The perceived blow struck by Alistair Darling in his pre-budget report last month concerning capital gains tax (CGT) was barely softened in his address at the CBI annual conference today. "I know that my proposals to introduce a single rate of capital gains tax have been controversial. That was inevitable," he said.
The Government's decision to scrap taper relief and implement a single 18 per cent CGT rate has angered many business owners and representative bodies. The CBI has repeatedly spoken out against the changes, as has the Conservative party. There have been specific concerns about entrepreneurs who have spent years growing their businesses to find the tax rate has effectively risen by 80 per cent by the time they wish to retire and sell up.
While Mr Darling has stood resolutely by his decision, there was hope that he would make some concessions in order to regain some support from the business community. During his appearance before CBI members today, he defended his reforms, saying that: "Many have long called for a simplified tax system and have long complained about the complexity of the tax system."
"Capital gains, like any other profits, ultimately come from the strength of the economy. So I believe it is right and fair that they pay their share in tax as a contribution to the economy's future strength," he added.
Although Mr Darling will shortly be reporting to Parliament on the tax, he described the new rate as "among the most competitive in the world", explaining that it is both "less than half the top rate for income" and "less than half what it was ten years ago."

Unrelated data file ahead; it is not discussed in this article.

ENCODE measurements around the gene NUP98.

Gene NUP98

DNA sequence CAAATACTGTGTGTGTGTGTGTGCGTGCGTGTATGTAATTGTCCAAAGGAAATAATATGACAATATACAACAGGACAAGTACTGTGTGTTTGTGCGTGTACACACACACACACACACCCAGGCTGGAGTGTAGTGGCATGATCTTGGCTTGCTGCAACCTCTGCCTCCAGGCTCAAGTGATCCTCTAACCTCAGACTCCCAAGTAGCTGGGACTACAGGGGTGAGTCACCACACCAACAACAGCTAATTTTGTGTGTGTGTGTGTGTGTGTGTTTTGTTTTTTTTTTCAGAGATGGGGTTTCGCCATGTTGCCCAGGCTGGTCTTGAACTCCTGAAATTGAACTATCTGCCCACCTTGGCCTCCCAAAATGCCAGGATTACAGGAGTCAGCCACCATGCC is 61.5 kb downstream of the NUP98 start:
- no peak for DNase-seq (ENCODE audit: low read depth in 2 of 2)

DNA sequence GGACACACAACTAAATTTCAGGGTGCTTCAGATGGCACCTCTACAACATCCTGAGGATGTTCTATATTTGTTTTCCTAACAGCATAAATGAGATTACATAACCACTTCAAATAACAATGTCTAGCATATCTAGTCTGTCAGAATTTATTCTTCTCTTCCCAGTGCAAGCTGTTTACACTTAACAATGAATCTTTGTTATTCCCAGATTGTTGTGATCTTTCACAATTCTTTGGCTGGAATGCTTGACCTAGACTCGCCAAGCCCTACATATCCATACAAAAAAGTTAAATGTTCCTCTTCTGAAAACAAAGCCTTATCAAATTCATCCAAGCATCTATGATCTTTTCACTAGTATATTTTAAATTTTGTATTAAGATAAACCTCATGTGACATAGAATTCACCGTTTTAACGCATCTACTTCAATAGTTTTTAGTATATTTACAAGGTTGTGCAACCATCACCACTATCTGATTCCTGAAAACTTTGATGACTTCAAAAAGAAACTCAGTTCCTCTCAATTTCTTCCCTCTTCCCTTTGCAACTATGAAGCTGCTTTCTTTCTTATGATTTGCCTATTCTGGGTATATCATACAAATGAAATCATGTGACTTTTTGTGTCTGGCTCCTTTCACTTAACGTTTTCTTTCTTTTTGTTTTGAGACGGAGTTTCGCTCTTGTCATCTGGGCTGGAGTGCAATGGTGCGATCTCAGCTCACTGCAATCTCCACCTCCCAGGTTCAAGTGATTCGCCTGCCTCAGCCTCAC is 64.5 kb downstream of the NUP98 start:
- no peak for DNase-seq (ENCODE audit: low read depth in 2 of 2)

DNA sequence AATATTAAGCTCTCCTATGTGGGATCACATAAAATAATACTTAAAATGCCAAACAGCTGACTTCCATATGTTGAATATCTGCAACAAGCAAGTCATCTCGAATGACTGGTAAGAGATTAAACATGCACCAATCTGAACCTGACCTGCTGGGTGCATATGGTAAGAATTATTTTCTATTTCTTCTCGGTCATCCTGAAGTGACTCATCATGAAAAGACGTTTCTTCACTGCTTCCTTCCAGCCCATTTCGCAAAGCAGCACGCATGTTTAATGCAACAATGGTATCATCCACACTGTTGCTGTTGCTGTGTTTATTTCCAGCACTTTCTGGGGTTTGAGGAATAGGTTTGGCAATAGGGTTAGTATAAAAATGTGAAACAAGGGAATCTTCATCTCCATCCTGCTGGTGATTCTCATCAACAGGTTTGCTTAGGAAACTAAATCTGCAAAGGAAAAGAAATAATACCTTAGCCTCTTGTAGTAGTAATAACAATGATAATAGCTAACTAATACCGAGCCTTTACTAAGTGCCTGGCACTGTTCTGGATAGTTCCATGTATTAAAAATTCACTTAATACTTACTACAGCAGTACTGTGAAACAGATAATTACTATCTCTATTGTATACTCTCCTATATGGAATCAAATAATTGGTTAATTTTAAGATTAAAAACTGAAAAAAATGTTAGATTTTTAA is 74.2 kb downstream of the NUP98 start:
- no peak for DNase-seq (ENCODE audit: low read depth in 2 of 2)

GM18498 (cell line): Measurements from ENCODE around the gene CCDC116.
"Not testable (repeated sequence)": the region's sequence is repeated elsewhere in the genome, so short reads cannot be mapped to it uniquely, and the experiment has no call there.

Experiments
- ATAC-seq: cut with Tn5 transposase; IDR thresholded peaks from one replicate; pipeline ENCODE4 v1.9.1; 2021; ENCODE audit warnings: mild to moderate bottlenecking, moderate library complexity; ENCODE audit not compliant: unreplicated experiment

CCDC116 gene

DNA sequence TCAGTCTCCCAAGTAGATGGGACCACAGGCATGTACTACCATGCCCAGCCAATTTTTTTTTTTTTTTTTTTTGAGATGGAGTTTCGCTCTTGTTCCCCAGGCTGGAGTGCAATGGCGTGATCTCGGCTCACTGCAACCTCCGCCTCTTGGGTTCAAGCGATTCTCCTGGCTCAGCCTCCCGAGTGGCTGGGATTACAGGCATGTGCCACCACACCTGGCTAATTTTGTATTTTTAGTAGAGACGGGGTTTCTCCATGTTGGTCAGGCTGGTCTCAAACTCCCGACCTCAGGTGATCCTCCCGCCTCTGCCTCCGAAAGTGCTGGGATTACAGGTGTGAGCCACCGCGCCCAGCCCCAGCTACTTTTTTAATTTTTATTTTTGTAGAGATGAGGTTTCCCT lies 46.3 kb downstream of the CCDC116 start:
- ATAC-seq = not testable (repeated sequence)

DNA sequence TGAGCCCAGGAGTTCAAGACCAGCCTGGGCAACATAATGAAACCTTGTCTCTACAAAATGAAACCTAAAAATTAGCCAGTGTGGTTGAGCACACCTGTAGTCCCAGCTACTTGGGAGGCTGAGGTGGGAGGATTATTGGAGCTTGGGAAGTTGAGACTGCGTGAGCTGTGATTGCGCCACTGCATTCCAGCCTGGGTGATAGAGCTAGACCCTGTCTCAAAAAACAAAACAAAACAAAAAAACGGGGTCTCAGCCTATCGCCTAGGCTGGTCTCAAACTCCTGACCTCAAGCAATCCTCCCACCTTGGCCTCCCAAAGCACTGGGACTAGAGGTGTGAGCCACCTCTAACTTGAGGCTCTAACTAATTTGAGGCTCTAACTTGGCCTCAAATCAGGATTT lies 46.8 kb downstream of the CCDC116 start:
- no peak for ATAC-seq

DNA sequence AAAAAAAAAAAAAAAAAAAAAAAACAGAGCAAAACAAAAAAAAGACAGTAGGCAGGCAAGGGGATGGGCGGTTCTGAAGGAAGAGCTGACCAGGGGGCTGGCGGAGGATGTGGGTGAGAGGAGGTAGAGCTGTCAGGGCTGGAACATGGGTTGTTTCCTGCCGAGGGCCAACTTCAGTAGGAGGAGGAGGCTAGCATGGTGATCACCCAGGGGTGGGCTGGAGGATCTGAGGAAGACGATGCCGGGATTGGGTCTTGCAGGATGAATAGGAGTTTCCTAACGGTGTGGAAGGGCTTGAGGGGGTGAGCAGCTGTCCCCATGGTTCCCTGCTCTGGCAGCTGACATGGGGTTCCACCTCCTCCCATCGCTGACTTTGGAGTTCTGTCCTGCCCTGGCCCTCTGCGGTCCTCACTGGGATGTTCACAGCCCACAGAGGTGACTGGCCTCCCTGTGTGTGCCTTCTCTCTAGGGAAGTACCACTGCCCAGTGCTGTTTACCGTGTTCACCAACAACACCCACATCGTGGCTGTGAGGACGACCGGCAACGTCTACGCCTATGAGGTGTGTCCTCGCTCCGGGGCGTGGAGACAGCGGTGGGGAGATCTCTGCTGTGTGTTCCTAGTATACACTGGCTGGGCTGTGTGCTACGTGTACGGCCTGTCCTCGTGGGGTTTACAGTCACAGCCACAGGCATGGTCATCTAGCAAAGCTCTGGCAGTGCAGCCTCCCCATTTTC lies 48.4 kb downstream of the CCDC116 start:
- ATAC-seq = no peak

It now appears very unlikely that the Government will completely withdraw the changes announced in October. However, Mr Darling said: "We are working with the CBI and other business organisations to listen to what you have to say. I expect to publish final proposals in the next three weeks."
This will offer business owners little hope and may renew fears of a rush to sell before the reform becomes law in April 2008. "Britain has set up 800,000 more businesses in the last ten years and OECD says the UK has lowest barriers to entrepreneurship of all its countries. I am determined to do everything I can to keep it that way and keep Britain as a good place to do business," concluded the Chancellor.
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